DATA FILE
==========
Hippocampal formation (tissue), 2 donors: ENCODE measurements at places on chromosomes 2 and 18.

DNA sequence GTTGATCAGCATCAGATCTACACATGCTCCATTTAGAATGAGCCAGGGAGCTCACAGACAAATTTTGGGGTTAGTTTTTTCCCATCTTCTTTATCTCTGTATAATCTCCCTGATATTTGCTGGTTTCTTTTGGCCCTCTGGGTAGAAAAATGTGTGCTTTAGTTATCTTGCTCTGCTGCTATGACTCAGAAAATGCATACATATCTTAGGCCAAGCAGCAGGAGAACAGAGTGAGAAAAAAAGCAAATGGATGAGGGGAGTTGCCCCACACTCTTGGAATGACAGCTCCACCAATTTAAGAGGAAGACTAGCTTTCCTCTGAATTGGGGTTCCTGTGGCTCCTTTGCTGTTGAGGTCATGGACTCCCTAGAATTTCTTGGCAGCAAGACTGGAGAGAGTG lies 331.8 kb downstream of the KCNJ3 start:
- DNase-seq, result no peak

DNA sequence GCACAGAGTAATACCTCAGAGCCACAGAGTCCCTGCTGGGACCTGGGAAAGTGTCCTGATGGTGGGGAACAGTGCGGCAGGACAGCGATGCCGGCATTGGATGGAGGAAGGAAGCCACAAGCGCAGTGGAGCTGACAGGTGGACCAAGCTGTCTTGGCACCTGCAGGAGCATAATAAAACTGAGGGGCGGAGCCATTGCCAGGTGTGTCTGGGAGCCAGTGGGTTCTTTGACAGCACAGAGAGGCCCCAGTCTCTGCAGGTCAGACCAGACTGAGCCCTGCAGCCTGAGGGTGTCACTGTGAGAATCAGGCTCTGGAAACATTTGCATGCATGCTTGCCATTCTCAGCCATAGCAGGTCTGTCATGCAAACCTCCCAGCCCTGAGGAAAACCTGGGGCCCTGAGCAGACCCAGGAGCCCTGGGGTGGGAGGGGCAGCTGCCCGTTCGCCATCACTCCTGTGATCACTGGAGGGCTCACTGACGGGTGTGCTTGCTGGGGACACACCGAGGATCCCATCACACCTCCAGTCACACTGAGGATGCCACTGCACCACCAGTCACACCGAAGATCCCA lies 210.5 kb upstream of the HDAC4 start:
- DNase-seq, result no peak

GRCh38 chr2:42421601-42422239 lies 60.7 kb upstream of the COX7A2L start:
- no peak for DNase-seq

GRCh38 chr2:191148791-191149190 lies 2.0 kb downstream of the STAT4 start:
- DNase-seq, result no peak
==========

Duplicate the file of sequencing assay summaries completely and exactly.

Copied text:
Hippocampal formation (tissue), 2 donors: ENCODE measurements at places on chromosomes 2 and 18.

DNA sequence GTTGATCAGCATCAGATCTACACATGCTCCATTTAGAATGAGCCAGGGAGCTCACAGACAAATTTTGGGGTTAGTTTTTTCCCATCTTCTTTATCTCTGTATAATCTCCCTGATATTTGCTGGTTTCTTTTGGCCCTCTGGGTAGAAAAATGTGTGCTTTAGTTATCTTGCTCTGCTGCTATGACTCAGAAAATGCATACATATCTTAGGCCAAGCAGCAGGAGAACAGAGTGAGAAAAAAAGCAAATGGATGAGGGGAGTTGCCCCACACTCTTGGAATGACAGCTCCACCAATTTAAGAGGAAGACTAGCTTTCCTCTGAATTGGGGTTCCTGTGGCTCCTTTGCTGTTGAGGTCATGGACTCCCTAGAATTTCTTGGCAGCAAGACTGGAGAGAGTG lies 331.8 kb downstream of the KCNJ3 start:
- DNase-seq, result no peak

DNA sequence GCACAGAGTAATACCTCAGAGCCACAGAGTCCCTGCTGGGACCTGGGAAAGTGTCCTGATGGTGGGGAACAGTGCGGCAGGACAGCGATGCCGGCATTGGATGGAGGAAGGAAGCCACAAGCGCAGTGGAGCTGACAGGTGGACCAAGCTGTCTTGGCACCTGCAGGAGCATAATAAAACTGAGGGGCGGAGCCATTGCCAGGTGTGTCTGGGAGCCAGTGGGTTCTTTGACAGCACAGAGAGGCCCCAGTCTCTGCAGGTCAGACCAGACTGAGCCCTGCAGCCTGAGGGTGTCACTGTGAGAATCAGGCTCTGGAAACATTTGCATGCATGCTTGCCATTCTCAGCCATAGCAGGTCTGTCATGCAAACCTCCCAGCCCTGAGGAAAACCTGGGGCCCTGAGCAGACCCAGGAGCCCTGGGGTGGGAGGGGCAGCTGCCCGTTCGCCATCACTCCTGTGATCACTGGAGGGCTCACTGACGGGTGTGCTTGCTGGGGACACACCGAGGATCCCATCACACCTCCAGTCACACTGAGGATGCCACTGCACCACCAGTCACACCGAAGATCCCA lies 210.5 kb upstream of the HDAC4 start:
- DNase-seq, result no peak

GRCh38 chr2:42421601-42422239 lies 60.7 kb upstream of the COX7A2L start:
- no peak for DNase-seq

GRCh38 chr2:191148791-191149190 lies 2.0 kb downstream of the STAT4 start:
- DNase-seq, result no peak